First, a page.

Business analysts Deloitte’s report claims the rise is a concern because wages last year accounted for 67% of the turnover of all 20 clubs – a notable increase after a decade where the proportion had stayed between 58% and 62%.
Experts believe the change could pose a problem to the English top flight with UEFA’s new rules saying that from 2012 clubs in European competition will only be allowed to spend what they earn.
The clubs’ wage bill rose by £132m (€160m) over the previous year and Dan Jones, director of Deloitte’s Sport Business Group, said that should act as a warning – especially in the light of Portsmouth being forced into administration by over-spending.
Jones said: “The wages increase is definitely something people should be concerned about, and that will be even more the case when the UEFA initiatives are in full swing.
“This report clearly shows there is an issue there to be dealt with.
“The revenue story is still very positive and has proved resilient to the recession but the clubs have to get costs under control.”
The report added: “A model of profit maximisation is now pursued by a very limited number of clubs and, whilst some clubs seek to break even on a consistent basis, the emerging norm for many Premier League and Championship clubs appears to require significant ongoing benefactor support.
“As such we appear to be seeing a continuing shift from a sustainable ‘not for profit’ model towards one with potentially calamitous consistent and significant loss-making characteristics.”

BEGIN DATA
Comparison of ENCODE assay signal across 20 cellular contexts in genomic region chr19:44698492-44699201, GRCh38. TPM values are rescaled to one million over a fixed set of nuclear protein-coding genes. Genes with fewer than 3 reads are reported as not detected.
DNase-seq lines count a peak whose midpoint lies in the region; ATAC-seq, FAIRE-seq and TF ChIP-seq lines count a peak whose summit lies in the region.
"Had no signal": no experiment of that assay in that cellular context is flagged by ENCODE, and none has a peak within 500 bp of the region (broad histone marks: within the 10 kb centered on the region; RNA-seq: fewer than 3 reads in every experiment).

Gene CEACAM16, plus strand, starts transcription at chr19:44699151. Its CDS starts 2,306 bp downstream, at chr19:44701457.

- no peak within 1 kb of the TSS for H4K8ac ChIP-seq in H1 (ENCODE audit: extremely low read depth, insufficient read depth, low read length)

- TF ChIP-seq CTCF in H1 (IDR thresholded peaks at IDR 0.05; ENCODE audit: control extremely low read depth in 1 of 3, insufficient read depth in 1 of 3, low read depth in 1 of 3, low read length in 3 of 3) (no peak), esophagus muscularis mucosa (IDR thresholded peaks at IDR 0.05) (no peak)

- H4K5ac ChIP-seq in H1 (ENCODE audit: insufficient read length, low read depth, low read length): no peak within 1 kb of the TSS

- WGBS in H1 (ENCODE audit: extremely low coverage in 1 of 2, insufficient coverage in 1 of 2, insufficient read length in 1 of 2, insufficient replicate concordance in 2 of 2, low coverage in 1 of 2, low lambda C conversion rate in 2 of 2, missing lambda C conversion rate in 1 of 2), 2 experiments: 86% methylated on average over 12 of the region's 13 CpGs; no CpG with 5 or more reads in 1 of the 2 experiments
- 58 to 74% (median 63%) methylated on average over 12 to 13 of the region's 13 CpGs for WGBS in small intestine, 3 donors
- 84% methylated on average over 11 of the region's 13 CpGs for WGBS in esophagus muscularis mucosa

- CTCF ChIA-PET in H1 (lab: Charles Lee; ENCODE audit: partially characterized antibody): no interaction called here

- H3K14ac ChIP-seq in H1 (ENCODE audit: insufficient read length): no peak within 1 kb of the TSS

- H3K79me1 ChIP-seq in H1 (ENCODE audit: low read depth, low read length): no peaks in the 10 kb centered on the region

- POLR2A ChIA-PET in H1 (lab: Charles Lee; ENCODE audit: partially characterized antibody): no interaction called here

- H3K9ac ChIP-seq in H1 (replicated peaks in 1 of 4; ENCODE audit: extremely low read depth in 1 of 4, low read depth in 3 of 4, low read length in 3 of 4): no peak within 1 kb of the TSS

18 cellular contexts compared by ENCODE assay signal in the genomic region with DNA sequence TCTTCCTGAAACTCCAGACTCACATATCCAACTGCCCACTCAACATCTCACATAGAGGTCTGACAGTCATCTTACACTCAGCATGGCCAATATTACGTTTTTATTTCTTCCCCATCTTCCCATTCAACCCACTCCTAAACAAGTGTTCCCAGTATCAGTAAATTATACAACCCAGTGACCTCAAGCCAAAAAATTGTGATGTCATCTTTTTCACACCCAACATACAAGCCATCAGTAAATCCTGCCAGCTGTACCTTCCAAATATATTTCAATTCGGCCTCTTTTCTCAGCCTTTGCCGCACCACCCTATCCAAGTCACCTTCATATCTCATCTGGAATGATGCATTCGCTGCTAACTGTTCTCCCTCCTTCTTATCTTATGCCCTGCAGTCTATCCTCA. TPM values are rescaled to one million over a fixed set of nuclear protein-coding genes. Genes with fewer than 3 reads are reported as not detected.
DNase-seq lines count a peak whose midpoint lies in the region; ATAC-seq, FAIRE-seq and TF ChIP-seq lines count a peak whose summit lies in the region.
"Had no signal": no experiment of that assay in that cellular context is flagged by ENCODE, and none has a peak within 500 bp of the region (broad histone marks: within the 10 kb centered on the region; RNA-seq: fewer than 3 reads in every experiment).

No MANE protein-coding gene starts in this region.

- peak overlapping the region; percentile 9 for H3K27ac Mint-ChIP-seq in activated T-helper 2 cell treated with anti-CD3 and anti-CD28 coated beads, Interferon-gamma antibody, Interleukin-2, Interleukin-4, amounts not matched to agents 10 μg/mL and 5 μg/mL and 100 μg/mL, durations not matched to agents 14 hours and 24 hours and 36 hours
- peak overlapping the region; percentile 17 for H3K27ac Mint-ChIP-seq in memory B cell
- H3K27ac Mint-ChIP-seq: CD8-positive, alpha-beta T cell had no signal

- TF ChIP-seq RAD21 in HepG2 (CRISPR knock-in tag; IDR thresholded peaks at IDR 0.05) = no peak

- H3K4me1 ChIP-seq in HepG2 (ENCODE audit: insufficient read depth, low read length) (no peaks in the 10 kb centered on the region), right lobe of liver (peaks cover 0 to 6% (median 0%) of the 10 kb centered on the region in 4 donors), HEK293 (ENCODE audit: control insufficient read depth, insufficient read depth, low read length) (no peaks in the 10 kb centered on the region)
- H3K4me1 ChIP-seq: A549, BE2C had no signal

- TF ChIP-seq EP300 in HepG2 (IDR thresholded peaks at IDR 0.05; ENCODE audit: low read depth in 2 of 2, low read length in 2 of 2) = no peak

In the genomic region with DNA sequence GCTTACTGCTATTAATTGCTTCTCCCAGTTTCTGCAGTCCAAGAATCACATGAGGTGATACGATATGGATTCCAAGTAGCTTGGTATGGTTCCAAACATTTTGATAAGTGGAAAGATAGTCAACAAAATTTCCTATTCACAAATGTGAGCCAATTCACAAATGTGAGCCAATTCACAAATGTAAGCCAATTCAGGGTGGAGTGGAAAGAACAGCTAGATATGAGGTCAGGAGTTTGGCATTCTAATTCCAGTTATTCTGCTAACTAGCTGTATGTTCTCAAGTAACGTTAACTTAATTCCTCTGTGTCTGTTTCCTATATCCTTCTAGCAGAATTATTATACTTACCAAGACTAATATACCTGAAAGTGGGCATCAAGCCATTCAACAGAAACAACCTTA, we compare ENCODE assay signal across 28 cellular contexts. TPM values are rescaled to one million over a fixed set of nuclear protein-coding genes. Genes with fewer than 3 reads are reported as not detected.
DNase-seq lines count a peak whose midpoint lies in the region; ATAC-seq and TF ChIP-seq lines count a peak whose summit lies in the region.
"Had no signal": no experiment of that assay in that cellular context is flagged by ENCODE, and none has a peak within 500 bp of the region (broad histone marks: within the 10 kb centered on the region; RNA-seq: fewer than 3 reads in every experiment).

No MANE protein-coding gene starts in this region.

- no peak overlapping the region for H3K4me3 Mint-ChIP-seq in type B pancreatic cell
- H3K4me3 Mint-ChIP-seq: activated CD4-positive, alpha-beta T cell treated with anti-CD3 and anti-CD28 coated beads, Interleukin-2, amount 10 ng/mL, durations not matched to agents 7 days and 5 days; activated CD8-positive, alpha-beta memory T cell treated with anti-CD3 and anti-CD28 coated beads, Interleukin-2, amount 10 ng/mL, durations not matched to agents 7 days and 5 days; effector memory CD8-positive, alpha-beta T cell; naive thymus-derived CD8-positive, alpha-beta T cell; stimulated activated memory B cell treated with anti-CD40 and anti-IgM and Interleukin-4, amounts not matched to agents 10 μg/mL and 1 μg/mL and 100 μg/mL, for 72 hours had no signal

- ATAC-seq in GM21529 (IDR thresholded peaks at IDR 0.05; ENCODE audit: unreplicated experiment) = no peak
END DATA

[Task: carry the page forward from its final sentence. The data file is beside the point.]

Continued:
The situation in the Championship is particularly concerning with wage inflation outstripping revenue growth and annual operating losses having trebled in four years.
Meanwhile, Manchester United’s owners will have to take tens of millions of pounds out of the club every year to pay off their expensive loans, an investigation into the Glazer family’s finances has claimed.
In a programme to be screened tonight, BBC’s Panorama says the Glazer family’s debts total more than £1.1bn (€1.3bn) – £700m (€848m) tied to Man United, £388m (€470m) on mortgages for their First Allied shopping mall business in the United States and £66m (€80m) tied to their Tampa Bay Buccaneers NFL team.
The Glazers say they are comfortable with the situation and that their assets total £2bn (€2.4bn).
But investment analyst Andy Green, who investigated the Glazers’ finances for Panorama, believes the Glazers have no option but to raid United’s coffers to pay off the payment in kind loans – PIKs – which total £220m (€266.5m). These PIKS carry a 16.25% interest rate and unless any payments are made these loans will spiral to £600m (€727m) by 2017.
Green, a United fan, said: “This is not meant to be scaremongering – the Glazers have a stark choice to pay off the PIKs or risk losing the club.
“What I care about is Manchester United being used as a piggy bank to pay off loans instead of money being invested in the team.
“The money the Glazers make from First Allied and the Buccaneers is totally inadequate to deal with the PIKs – only Manchester United can provide the money to deal with those.”